It's not an Atlus game unless it's ridiculously tough, has addictive music, and fills you with absolute dread every time you step into a dungeon.
- Some enemy designs will qualify, from the one-eyed worms to the giant, man-eating plants with far too many teeth.
- This series in general has FOEs (Field-On Enemies), roaming enemies that not only are far stronger than regular enemies, but also appear on-screen. While this wasn't so bad in the DS games, all games after Etrian Odyssey IV began showing the monster themselves in the field. Oh, and don't think that jumping into a battle with a regular random encounter will save you; FOEs will continue to move about the map as you fight, and if you're not paying attention to your map (which continues to be displayed in battle, by the way; this is why), the FOE will show up alongside whatever you're currently fighting and start attacking you. This can lead to a few tense moments, such as a Jungle Killer appearing out of nowhere when you step on a certain tile or that rock just ahead of you suddenly coming to life and revealing itself to be a Boulder Boar...
- And that's not even taking into account the BING of an FOE noticing you and deciding to hunt you down. What makes it worse is that in some of the games the FOE's marker on the mini-map turns crimson when it starts the chase. In other cases, that "BING!" is your only warning of an FOE's presence.
- If the FOE steps into your space in the middle of a battle, the screen will flash abruptly and the FOE will let out a roar. And of course the standard battle theme changes to the much more urgent FOE fight theme as you realize that your unawareness of your surroundings or just plain bad luck has led you to the death of yourself and your friends.
- In the roguelike spinoff Etrian Mystery Dungeon, the D.O.E.s are not only powerful enemies visible on the map, they can travel between floors just like your party. Running away to the stairs? No escape, boyo, they'll follow you right up! There are other attributes they possess that make them even more terrifying:
- They will take very little damage per hit until you hit them with status ailments and binds. A desperate player might frantically spam the wrong status spells or binds ineffectually until it's too late.
- They often possess a special ability that acts like the Monster version of the Recall Scroll, warping in monsters from all over the floor to dogpile you.
- As large 3x3 enemies (an attribute inherited from certain on-map bosses and extra-large F.O.E.s from the mainline games), they will demolish narrow tunnels and turn them into 3-space hallways as they pursue you.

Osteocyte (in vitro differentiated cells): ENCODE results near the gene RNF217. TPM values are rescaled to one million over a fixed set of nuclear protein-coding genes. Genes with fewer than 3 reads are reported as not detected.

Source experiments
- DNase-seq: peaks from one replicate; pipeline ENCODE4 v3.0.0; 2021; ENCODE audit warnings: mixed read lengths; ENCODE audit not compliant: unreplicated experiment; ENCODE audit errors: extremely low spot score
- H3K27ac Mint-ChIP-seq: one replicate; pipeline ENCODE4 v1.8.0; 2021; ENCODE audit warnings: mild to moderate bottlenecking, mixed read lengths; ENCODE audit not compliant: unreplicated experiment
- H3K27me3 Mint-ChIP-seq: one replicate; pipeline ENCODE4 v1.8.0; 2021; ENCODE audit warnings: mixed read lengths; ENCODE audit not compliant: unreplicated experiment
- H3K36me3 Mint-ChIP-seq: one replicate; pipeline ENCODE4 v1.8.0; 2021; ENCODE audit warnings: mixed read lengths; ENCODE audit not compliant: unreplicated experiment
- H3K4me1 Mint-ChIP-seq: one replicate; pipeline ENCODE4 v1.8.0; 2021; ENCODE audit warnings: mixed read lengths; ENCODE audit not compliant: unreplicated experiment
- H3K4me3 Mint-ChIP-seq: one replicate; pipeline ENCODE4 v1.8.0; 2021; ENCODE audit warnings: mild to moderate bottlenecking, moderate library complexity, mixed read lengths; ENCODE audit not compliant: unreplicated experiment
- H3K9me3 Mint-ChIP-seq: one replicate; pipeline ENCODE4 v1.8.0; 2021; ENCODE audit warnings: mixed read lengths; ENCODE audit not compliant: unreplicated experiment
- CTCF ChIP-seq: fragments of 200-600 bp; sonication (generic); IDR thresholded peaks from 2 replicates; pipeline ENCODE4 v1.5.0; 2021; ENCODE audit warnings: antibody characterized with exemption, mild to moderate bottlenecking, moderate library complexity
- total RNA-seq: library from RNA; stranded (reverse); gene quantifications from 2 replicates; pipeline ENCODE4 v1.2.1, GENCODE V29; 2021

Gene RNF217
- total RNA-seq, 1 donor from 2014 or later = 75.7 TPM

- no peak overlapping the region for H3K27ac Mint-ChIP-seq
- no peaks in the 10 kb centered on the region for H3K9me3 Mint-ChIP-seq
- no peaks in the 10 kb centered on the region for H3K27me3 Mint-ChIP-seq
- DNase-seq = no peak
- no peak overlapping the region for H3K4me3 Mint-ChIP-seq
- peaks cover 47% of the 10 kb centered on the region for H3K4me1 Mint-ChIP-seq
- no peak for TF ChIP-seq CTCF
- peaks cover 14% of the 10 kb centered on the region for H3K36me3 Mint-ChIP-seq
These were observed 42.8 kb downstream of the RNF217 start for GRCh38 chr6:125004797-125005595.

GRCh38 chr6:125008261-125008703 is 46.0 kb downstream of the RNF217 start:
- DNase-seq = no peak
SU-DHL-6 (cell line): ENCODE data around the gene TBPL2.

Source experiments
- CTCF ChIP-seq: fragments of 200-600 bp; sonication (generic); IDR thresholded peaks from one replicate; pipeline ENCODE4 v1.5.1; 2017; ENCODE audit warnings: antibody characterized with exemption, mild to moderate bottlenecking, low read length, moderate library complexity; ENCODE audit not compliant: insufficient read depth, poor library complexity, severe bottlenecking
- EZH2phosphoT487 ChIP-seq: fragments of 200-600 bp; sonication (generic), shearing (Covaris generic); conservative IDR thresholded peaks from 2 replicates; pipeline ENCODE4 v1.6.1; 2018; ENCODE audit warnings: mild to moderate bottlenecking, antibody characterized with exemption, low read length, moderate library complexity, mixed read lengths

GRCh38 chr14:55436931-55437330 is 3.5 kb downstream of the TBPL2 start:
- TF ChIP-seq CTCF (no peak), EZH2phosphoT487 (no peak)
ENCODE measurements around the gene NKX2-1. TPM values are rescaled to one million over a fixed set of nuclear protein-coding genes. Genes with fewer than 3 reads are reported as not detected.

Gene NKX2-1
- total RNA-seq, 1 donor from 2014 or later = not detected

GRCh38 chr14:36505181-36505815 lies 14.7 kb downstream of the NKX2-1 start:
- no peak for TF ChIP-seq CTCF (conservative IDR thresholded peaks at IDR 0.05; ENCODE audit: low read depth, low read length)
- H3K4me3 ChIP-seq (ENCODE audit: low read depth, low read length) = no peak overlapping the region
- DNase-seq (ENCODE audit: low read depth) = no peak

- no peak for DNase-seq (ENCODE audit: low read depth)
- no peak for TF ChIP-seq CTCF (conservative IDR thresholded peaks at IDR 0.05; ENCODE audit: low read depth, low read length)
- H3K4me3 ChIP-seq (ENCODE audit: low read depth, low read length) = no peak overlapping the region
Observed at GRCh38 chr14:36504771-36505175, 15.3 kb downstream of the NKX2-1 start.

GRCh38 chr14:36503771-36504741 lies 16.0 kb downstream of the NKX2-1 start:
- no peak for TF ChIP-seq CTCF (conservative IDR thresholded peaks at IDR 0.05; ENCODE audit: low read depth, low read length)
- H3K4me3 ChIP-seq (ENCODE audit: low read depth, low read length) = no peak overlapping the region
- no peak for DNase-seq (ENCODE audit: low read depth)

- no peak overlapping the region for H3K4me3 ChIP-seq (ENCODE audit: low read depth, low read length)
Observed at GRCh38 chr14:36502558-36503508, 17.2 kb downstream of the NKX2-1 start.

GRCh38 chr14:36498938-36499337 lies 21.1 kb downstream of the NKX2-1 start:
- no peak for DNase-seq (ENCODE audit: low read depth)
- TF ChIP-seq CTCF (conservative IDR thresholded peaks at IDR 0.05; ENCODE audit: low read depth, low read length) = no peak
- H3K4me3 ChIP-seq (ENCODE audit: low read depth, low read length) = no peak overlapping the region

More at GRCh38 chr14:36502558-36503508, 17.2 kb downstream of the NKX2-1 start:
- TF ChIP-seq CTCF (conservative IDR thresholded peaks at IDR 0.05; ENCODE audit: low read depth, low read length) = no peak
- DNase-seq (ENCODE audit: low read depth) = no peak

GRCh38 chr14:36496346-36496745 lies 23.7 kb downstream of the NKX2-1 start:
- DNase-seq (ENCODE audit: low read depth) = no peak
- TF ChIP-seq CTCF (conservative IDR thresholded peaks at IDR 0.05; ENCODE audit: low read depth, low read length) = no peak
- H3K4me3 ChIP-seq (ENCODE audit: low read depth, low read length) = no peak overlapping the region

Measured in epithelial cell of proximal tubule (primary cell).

- Let them reach the surface? They will attack the town and damage the infrastructure so bad that even after rebuilding it will cost you all the upgrades you've invested in any property they destroy. And you thought regular monsters escaping to attack High Lagaard in The Knight of Fafnir was bad news.
- The games pull no punches when describing dangerous or horrible events; detailing the carnage caused by the beasts, or the spine-chilling feeling of sensing a dangerous FOE nearby. The level of detail put into the descriptions is so deeeep that you'll be left either terrified or squicked out at the thought of what it would be like if you actually saw it.
- The three "terrible stuff is happening themes" that often accompany these events — "Red and Black" from I and II, "Unknown Menace" from III and V, "Imminent Calamity" from IV, and all of them in Nexus — are all designed to make the player crap their pants.
- A meta example exists in fanart - as said above the games in general do not shy away from detailing the gory fates of failed adventurers, and there are a number of fanartists who do not back down from that. If you go trawling for fanart, don't be surprised to find art depicting Total Party Kills and the adorable characters mauled in various ways. And it's not even Gorn or anything, because it's just matching the descriptions you can read quoted below.
- Any time a battle theme is preceded by a Sting and a red leaves transition (indicating an enemy ambush), you know you are about to see your party likely get ripped apart, with some grayed out 0-HP status boxes or even the Game Over screen if you're unlucky.
- If you see the phrase "(enemy) stands ready!", you know that if either it or its partner aren't taken care of quickly, your party is going to get totaled.
- The two words you never want to see when on a gathering point (followed by an enemy ambush, and, if your team is farming-optimized, a likely Game Over):
Etrian Odyssey I/Etrian Odyssey Untold: The Millennium Girl
- Red and Black, the song you don't want to hear in the dark at night.
- In the Azure Woodlands, there are a number of FOEs waiting in the water on some floors. While in the original they are invisible, Untold shows them as being there. And unlike others, they won't attack. They simply wait. Staring at you. Waiting for you to get into a battle nearby them...
- The fifth stratum is the ruins of Tokyo, which hits you like a ton of bricks. Seeing a modern-day city reduced to abandoned ruins is quite tragic.